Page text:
A key–perhaps the key–to a happy life is self-knowledge, because as the Fifth Splendid Truth holds, I can build a happy life only on the foundation of my own nature. In my own case, I’ve found that the more my life reflects my real interests, values, and temperament, the happier I become.
But it’s very hard to know ourselves; it’s easy to be distracted by the way we wish we were, or think we ought to be, or what others think we should be, until we lose sight of what is actually true. There’s a sadness to self-knowledge.
As Christopher Alexander observed: “It is hard, so terribly hard, to please yourself. Far from being the easy thing that it sounds like, it is almost the hardest thing in the world, because we are not always comfortable with that true self that lies deep within us.”
Here is a list of questions meant to help you think about yourself, your daily habits, your nature, and your interests. There are no right or wrong answers; they’re fodder for reflection.
If something is forbidden, do you want it less or more?
Is there an area of your life where you feel out of control? Especially in control?
If you unexpectedly had a completely free afternoon, what would you do with that time?
Are you comfortable or uncomfortable in a disorderly environment?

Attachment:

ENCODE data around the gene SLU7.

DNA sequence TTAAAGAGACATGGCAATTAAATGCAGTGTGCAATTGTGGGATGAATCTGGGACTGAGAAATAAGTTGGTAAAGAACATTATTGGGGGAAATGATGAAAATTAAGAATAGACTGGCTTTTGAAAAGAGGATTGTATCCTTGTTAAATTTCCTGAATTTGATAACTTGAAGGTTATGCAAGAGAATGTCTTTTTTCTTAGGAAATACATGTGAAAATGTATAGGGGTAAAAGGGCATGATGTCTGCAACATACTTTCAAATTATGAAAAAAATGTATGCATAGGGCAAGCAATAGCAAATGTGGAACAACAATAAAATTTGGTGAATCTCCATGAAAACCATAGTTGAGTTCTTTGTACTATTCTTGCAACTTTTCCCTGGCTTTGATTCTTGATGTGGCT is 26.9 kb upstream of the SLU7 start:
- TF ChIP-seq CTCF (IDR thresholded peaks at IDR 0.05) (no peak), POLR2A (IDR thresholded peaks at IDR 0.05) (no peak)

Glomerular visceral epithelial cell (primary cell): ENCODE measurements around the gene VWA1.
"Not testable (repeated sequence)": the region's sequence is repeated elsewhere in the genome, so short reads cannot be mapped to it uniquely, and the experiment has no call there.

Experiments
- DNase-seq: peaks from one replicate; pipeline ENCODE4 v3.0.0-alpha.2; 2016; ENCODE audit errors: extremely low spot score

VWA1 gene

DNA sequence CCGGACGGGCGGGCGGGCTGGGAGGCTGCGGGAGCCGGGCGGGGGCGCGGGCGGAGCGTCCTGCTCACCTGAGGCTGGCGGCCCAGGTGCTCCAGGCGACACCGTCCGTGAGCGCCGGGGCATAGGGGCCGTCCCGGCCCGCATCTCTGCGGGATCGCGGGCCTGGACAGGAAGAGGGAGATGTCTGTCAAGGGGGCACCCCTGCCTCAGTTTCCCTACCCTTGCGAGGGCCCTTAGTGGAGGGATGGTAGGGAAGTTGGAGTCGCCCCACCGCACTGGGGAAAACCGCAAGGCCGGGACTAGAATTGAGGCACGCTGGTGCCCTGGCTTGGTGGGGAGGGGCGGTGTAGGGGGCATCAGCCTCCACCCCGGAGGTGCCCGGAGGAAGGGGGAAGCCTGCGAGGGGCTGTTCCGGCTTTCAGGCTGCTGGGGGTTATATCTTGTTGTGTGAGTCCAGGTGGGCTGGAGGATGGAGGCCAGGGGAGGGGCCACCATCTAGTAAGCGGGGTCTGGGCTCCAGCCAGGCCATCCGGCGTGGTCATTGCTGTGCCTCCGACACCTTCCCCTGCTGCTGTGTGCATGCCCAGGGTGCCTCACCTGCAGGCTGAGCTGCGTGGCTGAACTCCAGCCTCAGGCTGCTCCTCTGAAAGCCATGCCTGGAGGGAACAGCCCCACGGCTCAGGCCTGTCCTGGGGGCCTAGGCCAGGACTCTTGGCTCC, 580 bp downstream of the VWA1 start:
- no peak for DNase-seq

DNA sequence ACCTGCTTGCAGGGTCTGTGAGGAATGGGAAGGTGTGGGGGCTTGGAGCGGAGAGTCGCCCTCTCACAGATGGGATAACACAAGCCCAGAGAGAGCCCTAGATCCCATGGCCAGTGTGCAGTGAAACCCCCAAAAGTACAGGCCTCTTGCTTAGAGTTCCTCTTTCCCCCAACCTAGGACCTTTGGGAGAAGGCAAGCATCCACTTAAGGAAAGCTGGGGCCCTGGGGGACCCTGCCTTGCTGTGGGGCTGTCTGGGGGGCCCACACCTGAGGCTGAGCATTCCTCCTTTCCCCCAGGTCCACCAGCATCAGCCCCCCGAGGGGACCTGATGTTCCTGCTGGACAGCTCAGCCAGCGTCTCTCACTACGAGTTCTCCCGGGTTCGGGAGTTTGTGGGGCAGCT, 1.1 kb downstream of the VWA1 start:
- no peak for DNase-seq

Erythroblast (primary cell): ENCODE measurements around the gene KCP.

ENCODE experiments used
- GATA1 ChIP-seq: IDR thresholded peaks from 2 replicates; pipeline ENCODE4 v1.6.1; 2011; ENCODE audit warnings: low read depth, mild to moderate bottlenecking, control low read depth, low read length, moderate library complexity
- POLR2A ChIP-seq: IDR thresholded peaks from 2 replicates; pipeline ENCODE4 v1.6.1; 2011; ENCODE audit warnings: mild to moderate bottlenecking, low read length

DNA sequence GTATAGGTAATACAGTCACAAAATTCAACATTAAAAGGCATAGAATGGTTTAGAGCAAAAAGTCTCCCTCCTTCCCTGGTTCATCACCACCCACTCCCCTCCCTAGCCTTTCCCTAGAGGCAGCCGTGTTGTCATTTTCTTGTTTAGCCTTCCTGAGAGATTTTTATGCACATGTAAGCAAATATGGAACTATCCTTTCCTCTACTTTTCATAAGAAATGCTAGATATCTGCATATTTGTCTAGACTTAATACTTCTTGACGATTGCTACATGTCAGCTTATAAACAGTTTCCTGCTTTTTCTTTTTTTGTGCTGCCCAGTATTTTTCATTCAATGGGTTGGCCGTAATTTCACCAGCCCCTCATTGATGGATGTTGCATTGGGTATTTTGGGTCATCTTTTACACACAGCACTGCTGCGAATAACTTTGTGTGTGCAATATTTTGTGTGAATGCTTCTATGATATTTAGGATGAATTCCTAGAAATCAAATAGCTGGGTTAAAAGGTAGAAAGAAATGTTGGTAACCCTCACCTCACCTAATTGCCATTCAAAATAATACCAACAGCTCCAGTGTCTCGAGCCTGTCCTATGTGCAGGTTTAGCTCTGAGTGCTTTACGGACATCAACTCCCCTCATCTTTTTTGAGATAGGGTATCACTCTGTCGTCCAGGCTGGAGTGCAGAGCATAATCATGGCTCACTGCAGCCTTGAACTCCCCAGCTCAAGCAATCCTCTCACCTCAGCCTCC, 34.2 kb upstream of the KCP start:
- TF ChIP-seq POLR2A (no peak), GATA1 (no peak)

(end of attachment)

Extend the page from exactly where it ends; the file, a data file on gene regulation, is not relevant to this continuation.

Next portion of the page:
How much time do you spend looking for things you can’t find?
Are you motivated by competition?
Fill in the blank: “I really wish I could make consistent progress on my project to _______.”
Do you find it easier to do things for other people than to do things for yourself?
Whom do you envy? Why?
What do you lie about? For instance, a friend told me he’d been telling people that he walked to work, when in fact he almost never does.
What did you do for fun when you were ten years old? Do you still do that activity–or would you like to do it?
Do you work constantly? or think you should be working?
Do you embrace rules or flout rules?
Do you keep New Year’s resolutions?
Do you work well under pressure? Deadlines?
What would your perfect day look like?
How much TV do you watch in a week (and yes, this includes computer time spent watching videos, movies, YouTube)?
Are you a morning person or a night person?
What’s more satisfying to you: saving time or saving money?
Do you like to be in the spotlight?
Is your life “on hold” in any aspect? Until you finish your thesis, get married, lose weight, move?
What would you do if you had more energy?
If you suddenly had an extra room in your house, what would you do with it?
What people and activities energize you? Make you feel depleted? For instance, as an under-buyer, I very much dislike shopping.
Is it hard for you to get rid of things that you no longer need or want?
On a typical night, what time do you go to bed? How many hours of sleep do you get?
If at the end of the year, you had accomplished one thing, what is the one accomplishment that would make the biggest difference to your happiness?
Is there an activity that you love to do–yet somehow never seem actually to do it?
The process of answering these questions is meant to help spur ideas for possible change. I often find that once I start paying attention to an area of my life, it becomes natural and easy to make helpful alterations in my everyday habits.
Here’s a final question for you: What questions would you add to this list, to help other people know themselves better? It’s so important, and so elusive.